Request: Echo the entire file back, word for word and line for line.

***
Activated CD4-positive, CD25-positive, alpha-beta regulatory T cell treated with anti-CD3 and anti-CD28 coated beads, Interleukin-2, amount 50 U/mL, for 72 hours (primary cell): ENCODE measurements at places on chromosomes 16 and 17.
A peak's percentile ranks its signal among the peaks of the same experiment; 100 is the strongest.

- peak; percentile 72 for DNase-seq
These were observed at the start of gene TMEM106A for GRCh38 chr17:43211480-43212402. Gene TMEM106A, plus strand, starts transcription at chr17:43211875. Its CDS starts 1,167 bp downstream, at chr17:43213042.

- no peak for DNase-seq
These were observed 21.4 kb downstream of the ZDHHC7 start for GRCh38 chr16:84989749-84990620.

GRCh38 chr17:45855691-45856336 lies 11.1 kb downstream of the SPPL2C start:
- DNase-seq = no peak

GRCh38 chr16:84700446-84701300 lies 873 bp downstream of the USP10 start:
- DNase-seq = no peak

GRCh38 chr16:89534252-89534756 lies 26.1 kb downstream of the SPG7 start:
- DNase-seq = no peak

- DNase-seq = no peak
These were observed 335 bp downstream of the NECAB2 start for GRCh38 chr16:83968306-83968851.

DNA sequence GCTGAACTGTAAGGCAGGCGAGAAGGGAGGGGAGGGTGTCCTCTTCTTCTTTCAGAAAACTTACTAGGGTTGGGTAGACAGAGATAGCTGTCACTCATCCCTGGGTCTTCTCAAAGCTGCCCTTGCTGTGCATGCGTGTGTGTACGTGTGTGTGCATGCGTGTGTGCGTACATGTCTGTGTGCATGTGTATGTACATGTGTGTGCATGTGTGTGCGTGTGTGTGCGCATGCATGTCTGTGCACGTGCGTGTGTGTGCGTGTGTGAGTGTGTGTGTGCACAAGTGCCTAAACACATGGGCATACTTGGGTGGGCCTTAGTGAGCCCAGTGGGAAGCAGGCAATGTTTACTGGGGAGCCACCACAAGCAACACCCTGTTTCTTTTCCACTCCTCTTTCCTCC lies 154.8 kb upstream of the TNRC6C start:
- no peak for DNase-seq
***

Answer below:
Activated CD4-positive, CD25-positive, alpha-beta regulatory T cell treated with anti-CD3 and anti-CD28 coated beads, Interleukin-2, amount 50 U/mL, for 72 hours (primary cell): ENCODE measurements at places on chromosomes 16 and 17.
A peak's percentile ranks its signal among the peaks of the same experiment; 100 is the strongest.

- peak; percentile 72 for DNase-seq
These were observed at the start of gene TMEM106A for GRCh38 chr17:43211480-43212402. Gene TMEM106A, plus strand, starts transcription at chr17:43211875. Its CDS starts 1,167 bp downstream, at chr17:43213042.

- no peak for DNase-seq
These were observed 21.4 kb downstream of the ZDHHC7 start for GRCh38 chr16:84989749-84990620.

GRCh38 chr17:45855691-45856336 lies 11.1 kb downstream of the SPPL2C start:
- DNase-seq = no peak

GRCh38 chr16:84700446-84701300 lies 873 bp downstream of the USP10 start:
- DNase-seq = no peak

GRCh38 chr16:89534252-89534756 lies 26.1 kb downstream of the SPG7 start:
- DNase-seq = no peak

- DNase-seq = no peak
These were observed 335 bp downstream of the NECAB2 start for GRCh38 chr16:83968306-83968851.

DNA sequence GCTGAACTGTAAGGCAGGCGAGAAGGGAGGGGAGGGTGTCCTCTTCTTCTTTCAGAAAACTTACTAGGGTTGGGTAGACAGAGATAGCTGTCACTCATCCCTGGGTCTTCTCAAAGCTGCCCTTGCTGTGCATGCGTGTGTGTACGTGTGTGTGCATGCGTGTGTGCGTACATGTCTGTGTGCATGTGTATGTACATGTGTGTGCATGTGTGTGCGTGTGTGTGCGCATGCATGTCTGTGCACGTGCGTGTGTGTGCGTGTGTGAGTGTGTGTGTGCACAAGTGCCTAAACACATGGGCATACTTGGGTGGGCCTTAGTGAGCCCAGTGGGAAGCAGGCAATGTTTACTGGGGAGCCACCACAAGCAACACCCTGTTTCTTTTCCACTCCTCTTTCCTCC lies 154.8 kb upstream of the TNRC6C start:
- no peak for DNase-seq